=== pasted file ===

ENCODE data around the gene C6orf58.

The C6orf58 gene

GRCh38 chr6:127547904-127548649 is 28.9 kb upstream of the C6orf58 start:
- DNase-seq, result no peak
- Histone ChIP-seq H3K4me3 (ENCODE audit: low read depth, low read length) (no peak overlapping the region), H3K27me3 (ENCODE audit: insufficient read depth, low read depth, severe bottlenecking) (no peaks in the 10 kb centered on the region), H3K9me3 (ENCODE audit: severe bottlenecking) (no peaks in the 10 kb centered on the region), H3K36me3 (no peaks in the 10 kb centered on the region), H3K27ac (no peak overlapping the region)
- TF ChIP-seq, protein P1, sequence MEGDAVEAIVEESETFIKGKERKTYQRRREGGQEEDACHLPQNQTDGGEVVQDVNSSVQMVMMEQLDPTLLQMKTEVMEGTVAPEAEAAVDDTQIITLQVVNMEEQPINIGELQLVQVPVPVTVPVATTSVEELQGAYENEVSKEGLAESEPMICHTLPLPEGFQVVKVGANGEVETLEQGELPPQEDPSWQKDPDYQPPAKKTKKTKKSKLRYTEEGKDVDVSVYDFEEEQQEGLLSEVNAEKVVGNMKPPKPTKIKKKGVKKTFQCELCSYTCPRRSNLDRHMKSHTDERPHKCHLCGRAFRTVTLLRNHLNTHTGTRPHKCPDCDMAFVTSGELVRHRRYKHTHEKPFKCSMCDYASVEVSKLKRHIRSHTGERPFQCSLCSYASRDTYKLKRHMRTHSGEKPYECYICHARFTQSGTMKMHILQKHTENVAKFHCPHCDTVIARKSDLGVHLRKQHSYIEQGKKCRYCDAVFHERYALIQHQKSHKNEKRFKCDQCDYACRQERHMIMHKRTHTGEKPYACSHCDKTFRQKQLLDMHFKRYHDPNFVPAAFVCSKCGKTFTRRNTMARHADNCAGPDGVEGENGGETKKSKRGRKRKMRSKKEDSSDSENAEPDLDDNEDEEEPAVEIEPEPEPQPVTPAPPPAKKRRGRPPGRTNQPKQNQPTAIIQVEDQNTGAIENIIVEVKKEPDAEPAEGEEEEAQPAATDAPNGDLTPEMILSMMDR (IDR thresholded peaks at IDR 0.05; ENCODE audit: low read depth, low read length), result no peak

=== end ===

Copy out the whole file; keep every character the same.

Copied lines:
ENCODE data around the gene C6orf58.

The C6orf58 gene

GRCh38 chr6:127547904-127548649 is 28.9 kb upstream of the C6orf58 start:
- DNase-seq, result no peak
- Histone ChIP-seq H3K4me3 (ENCODE audit: low read depth, low read length) (no peak overlapping the region), H3K27me3 (ENCODE audit: insufficient read depth, low read depth, severe bottlenecking) (no peaks in the 10 kb centered on the region), H3K9me3 (ENCODE audit: severe bottlenecking) (no peaks in the 10 kb centered on the region), H3K36me3 (no peaks in the 10 kb centered on the region), H3K27ac (no peak overlapping the region)
- TF ChIP-seq, protein P1, sequence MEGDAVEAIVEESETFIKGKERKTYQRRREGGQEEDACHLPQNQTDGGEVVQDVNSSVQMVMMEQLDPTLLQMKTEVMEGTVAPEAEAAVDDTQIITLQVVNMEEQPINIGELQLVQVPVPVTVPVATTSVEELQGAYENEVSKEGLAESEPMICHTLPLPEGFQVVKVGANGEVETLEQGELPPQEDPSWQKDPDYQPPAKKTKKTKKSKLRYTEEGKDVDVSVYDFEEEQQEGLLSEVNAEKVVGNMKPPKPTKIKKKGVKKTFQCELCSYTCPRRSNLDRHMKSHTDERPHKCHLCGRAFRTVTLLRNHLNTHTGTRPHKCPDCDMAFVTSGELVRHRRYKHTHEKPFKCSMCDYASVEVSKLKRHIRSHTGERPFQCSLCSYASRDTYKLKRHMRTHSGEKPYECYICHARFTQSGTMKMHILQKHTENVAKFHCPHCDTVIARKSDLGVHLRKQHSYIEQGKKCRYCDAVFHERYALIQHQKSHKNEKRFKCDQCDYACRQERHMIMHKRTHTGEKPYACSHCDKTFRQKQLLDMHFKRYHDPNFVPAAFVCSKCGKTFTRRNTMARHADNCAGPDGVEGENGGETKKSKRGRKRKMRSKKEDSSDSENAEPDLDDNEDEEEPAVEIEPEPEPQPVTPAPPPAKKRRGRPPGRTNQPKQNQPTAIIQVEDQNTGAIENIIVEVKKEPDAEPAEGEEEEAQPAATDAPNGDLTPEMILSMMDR (IDR thresholded peaks at IDR 0.05; ENCODE audit: low read depth, low read length), result no peak